language = "English",
volume = "82",
pages = "75--82",
journal = "Psychoneuroendocrinology",
issn = "0306-4530",
publisher = "Elsevier Limited",

}

TY - JOUR

T1 - Birth weight and postnatal growth in preterm born children are associated with cortisol in early infancy, but not at age 8 years

AU - Ruys, Charlotte A.

AU - van der Voorn, Bibian

AU - Lafeber, Harrie N.

AU - van de Lagemaat, Monique

AU - Rotteveel, Joost

AU - Finken, Martijn J.J.

PY - 2017/8/1

Y1 - 2017/8/1

N2 - Background Preterm birth has been associated with altered hypothalamic-pituitary-adrenal (HPA-) axis activity as well as cardiometabolic diseases and neurodevelopmental impairments later in life. We assessed cortisol from term age to age 8 y in children born preterm, to explore the development of HPA-axis activity in association with intrauterine and early-postnatal growth until 6 mo. corrected age. Methods In 152 children born at a gestational age ≤32 wks. and/or with a birth weight ≤1,500 g, random serum cortisol was assessed at term age (n = 150), 3 mo. (n = 145) and 6 mo. corrected age (n = 144), and age 8 y (n = 59). Salivary cortisol was assessed at age 8 y (n = 75): prior to bedtime, at awakening, 15 min after awakening, and before lunch. Cortisol was analyzed in association with birth weight-standard deviation score (SDS), being born small for gestational age (SGA), and combinations of intrauterine and postnatal growth: appropriate for gestational age (AGA) with or without growth restriction (AGA GR+ or AGA GR−) at 6 mo. corrected age, and SGA with or without catch-up growth (SGA CUG+ or SGA CUG−) at 6 mo. corrected age. Cross-sectional associations at all time points were analyzed using linear regression, and longitudinal associations were analyzed using generalized estimating equations. Results Longitudinally, birth weight-SDS was associated with cortisol (β [95%CI]): lower cortisol over time was seen in infants with a birth weight ≤−2 SDS (−50.69 [−94.27; −7.11], p = 0.02), infants born SGA (−29.70 [−60.58; 1.19], p = 0.06), AGA GR+ infants (−55.10 [−106.02; −4.17], p = 0.03) and SGA CUG− infants (−61.91 [−104.73; −19.10], p = 0.01). In cross-sectional analyses at age 8 y, no associations were found between either serum or salivary cortisol and birth weight-SDS, SGA-status, or growth from birth to 6 mo. corrected age. Conclusion In children born preterm, poor intrauterine and postnatal growth were associated with lower cortisol in early infancy, but not at age 8 y. Even though HPA-axis activity no longer differed between groups at age 8 y, or differences could not be confirmed due to attrition, it is unknown whether the differences found in early infancy could attribute to increased health risks later in life.

AB - Background Preterm birth has been associated with altered hypothalamic-pituitary-adrenal (HPA-) axis activity as well as cardiometabolic diseases and neurodevelopmental impairments later in life. We assessed cortisol from term age to age 8 y in children born preterm, to explore the development of HPA-axis activity in association with intrauterine and early-postnatal growth until 6 mo. corrected age. Methods In 152 children born at a gestational age ≤32 wks. and/or with a birth weight ≤1,500 g, random serum cortisol was assessed at term age (n = 150), 3 mo. (n = 145) and 6 mo. corrected age (n = 144), and age 8 y (n = 59). Salivary cortisol was assessed at age 8 y (n = 75): prior to bedtime, at awakening, 15 min after awakening, and before lunch. Cortisol was analyzed in association with birth weight-standard deviation score (SDS), being born small for gestational age (SGA), and combinations of intrauterine and postnatal growth: appropriate for gestational age (AGA) with or without growth restriction (AGA GR+ or AGA GR−) at 6 mo. corrected age, and SGA with or without catch-up growth (SGA CUG+ or SGA CUG−) at 6 mo. corrected age. Cross-sectional associations at all time points were analyzed using linear regression, and longitudinal associations were analyzed using generalized estimating equations. Results Longitudinally, birth weight-SDS was associated with cortisol (β [95%CI]): lower cortisol over time was seen in infants with a birth weight ≤−2 SDS (−50.69 [−94.27; −7.11], p = 0.02), infants born SGA (−29.70 [−60.58; 1.19], p = 0.06), AGA GR+ infants (−55.10 [−106.02; −4.17], p = 0.03) and SGA CUG− infants (−61.91 [−104.73; −19.10], p = 0.01). In cross-sectional analyses at age 8 y, no associations were found between either serum or salivary cortisol and birth weight-SDS, SGA-status, or growth from birth to 6 mo. corrected age. Conclusion In children born preterm, poor intrauterine and postnatal growth were associated with lower cortisol in early infancy, but not at age 8 y. Even though HPA-axis activity no longer differed between groups at age 8 y, or differences could not be confirmed due to attrition, it is unknown whether the differences found in early infancy could attribute to increased health risks later in life.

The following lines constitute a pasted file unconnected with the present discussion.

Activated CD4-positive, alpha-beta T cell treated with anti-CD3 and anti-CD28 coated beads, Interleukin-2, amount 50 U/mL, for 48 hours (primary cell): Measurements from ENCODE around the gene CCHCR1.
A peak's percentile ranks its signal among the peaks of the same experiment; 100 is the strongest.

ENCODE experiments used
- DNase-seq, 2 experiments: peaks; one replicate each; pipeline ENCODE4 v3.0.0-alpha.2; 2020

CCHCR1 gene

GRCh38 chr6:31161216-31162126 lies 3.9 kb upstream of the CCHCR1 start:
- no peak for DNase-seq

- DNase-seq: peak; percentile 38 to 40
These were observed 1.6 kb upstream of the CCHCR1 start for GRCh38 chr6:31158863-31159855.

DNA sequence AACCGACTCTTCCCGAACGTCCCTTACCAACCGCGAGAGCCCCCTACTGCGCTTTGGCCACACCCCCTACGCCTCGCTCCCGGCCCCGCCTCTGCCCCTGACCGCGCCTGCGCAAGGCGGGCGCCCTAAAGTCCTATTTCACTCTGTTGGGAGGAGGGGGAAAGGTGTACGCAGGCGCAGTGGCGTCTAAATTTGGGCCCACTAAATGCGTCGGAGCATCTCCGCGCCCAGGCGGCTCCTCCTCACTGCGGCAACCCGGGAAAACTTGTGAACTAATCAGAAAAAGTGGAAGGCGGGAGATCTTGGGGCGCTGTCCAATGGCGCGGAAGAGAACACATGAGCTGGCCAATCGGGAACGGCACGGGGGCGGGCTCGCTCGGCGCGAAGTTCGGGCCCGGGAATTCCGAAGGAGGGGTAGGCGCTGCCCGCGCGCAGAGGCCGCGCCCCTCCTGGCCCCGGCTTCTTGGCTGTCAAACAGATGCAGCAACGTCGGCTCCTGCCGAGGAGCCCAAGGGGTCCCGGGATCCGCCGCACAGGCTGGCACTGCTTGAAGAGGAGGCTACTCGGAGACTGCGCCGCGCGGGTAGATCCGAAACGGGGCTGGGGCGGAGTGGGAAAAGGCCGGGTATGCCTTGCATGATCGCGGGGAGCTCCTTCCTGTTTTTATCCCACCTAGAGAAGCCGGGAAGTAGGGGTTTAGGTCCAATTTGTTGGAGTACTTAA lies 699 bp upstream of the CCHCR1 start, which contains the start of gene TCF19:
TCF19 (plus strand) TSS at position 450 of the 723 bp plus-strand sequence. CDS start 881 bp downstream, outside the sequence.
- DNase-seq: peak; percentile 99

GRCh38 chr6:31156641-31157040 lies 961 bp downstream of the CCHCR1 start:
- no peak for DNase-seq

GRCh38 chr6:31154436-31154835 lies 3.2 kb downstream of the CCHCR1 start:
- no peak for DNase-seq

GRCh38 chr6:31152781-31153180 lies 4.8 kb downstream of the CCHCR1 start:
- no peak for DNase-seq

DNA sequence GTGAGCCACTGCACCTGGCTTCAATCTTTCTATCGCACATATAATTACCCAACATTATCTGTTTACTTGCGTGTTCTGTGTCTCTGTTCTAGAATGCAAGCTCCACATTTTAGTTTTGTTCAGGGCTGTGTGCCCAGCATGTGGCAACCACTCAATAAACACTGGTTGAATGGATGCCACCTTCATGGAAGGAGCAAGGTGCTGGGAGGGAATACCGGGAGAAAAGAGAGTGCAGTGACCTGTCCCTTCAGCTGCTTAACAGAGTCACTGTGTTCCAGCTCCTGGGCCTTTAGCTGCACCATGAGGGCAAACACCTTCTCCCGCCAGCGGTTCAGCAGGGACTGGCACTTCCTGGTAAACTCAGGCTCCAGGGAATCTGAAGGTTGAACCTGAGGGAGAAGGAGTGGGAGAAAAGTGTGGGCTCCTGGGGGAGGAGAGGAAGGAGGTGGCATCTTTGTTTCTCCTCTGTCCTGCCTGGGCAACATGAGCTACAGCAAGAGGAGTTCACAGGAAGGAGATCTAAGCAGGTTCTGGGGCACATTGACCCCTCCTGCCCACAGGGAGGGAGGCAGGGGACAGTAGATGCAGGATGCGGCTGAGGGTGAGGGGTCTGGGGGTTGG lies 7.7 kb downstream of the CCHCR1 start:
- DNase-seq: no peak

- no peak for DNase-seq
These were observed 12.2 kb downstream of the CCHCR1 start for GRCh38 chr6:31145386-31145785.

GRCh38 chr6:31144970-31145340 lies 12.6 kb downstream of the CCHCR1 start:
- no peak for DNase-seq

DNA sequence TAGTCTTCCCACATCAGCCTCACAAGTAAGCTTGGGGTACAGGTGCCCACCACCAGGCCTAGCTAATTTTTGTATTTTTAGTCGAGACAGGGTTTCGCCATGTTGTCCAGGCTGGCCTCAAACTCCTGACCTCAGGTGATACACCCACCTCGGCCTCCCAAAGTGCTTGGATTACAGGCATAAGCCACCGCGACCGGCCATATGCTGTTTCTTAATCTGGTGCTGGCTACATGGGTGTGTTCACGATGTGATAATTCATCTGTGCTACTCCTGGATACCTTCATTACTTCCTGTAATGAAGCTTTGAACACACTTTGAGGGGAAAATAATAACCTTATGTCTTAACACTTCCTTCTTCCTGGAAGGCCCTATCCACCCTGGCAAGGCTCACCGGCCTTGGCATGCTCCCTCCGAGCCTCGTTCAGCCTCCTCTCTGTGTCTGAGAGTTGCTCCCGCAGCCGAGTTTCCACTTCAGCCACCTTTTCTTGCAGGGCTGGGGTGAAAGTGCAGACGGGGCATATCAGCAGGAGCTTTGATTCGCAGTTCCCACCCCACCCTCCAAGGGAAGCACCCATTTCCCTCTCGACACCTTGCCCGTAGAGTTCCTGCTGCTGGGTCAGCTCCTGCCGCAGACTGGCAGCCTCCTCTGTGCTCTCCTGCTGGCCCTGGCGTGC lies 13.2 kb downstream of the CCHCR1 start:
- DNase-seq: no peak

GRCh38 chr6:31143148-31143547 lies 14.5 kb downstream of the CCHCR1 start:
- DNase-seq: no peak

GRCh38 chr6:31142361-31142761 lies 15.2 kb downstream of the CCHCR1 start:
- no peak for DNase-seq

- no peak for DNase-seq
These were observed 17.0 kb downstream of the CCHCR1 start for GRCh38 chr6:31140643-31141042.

KW - Cortisol

KW - Developmental Origins of Health and Disease (DOHaD)

KW - Early life programming

KW - HPA-axis

KW - Prematurity

KW - SGA

UR - http://www.scopus.com/inward/record.url?scp=85019056518&partnerID=8YFLogxK

U2 - 10.1016/j.psyneuen.2017.05.007

DO - 10.1016/j.psyneuen.2017.05.007

M3 - Article

VL - 82

SP - 75

EP - 82

JO - Psychoneuroendocrinology

JF - Psychoneuroendocrinology

SN - 0306-4530

ER -